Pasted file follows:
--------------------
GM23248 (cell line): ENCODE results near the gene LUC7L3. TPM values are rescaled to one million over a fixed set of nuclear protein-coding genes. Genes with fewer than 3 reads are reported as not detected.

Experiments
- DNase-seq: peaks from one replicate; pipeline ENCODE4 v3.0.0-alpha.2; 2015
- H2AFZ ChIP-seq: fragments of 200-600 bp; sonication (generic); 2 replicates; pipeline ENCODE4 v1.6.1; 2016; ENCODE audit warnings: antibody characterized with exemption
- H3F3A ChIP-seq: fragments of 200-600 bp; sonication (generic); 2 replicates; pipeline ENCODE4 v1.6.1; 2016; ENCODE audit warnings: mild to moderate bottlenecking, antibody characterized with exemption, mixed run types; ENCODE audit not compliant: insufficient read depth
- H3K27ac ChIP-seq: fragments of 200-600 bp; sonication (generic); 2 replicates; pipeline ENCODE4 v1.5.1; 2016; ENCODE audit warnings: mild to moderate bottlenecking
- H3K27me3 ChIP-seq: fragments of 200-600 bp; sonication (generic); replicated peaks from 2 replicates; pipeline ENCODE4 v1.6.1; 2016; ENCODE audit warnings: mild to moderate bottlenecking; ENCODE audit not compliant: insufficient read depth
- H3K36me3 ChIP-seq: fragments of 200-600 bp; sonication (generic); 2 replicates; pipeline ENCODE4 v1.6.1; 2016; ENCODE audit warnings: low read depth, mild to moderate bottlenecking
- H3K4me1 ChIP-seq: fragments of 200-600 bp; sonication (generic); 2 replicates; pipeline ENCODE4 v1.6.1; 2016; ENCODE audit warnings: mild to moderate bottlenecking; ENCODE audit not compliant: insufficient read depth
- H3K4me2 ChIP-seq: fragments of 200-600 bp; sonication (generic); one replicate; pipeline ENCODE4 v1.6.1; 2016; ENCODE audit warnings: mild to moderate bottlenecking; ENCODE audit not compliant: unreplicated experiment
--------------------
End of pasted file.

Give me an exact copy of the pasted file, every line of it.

GM23248 (cell line): ENCODE results near the gene LUC7L3. TPM values are rescaled to one million over a fixed set of nuclear protein-coding genes. Genes with fewer than 3 reads are reported as not detected.

Experiments
- DNase-seq: peaks from one replicate; pipeline ENCODE4 v3.0.0-alpha.2; 2015
- H2AFZ ChIP-seq: fragments of 200-600 bp; sonication (generic); 2 replicates; pipeline ENCODE4 v1.6.1; 2016; ENCODE audit warnings: antibody characterized with exemption
- H3F3A ChIP-seq: fragments of 200-600 bp; sonication (generic); 2 replicates; pipeline ENCODE4 v1.6.1; 2016; ENCODE audit warnings: mild to moderate bottlenecking, antibody characterized with exemption, mixed run types; ENCODE audit not compliant: insufficient read depth
- H3K27ac ChIP-seq: fragments of 200-600 bp; sonication (generic); 2 replicates; pipeline ENCODE4 v1.5.1; 2016; ENCODE audit warnings: mild to moderate bottlenecking
- H3K27me3 ChIP-seq: fragments of 200-600 bp; sonication (generic); replicated peaks from 2 replicates; pipeline ENCODE4 v1.6.1; 2016; ENCODE audit warnings: mild to moderate bottlenecking; ENCODE audit not compliant: insufficient read depth
- H3K36me3 ChIP-seq: fragments of 200-600 bp; sonication (generic); 2 replicates; pipeline ENCODE4 v1.6.1; 2016; ENCODE audit warnings: low read depth, mild to moderate bottlenecking
- H3K4me1 ChIP-seq: fragments of 200-600 bp; sonication (generic); 2 replicates; pipeline ENCODE4 v1.6.1; 2016; ENCODE audit warnings: mild to moderate bottlenecking; ENCODE audit not compliant: insufficient read depth
- H3K4me2 ChIP-seq: fragments of 200-600 bp; sonication (generic); one replicate; pipeline ENCODE4 v1.6.1; 2016; ENCODE audit warnings: mild to moderate bottlenecking; ENCODE audit not compliant: unreplicated experiment